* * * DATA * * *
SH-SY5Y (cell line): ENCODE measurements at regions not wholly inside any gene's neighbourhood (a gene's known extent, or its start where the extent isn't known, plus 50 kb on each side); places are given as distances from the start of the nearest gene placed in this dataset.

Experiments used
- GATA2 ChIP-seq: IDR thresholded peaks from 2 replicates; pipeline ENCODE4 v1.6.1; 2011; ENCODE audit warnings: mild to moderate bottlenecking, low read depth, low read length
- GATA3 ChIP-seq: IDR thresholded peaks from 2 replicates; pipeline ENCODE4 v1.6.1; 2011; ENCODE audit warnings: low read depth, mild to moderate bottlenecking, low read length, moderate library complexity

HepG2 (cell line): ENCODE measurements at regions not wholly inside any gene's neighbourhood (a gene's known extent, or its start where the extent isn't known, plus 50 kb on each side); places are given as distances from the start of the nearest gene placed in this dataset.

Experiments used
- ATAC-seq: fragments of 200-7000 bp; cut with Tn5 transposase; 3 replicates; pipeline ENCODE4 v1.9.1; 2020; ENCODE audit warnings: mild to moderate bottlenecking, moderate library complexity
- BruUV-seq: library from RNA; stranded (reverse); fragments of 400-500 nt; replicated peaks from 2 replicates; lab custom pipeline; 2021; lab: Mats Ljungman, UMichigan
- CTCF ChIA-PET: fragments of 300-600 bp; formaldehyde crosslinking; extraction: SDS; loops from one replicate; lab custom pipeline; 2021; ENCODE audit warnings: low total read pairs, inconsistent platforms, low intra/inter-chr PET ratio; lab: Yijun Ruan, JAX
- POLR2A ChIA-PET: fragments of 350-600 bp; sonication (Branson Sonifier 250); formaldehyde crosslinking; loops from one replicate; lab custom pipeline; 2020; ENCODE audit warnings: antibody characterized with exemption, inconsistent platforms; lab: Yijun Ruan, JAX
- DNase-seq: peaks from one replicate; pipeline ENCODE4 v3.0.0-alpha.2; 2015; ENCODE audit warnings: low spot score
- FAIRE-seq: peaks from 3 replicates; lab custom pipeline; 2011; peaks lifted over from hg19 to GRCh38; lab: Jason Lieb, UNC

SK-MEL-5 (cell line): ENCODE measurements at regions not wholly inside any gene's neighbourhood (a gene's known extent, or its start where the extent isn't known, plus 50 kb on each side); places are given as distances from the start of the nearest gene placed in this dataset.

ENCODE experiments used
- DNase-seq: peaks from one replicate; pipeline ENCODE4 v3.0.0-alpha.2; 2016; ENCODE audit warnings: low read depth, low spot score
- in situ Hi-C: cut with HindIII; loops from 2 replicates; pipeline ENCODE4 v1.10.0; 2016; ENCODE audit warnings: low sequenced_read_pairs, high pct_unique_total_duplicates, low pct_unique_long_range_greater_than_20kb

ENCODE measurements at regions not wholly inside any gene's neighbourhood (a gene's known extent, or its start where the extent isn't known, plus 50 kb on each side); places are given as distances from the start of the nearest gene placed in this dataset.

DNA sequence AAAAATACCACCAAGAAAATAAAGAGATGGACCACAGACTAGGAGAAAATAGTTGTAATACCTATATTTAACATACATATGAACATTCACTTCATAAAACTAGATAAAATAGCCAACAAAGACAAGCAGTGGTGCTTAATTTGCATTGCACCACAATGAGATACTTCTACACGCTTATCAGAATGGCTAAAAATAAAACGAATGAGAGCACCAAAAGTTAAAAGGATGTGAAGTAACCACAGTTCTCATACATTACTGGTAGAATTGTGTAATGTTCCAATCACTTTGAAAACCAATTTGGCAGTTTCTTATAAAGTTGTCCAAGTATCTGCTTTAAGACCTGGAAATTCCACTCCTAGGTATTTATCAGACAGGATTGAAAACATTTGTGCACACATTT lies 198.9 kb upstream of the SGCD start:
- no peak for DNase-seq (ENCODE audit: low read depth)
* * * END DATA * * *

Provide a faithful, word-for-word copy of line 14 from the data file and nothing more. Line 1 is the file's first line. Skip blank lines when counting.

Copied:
ENCODE experiments used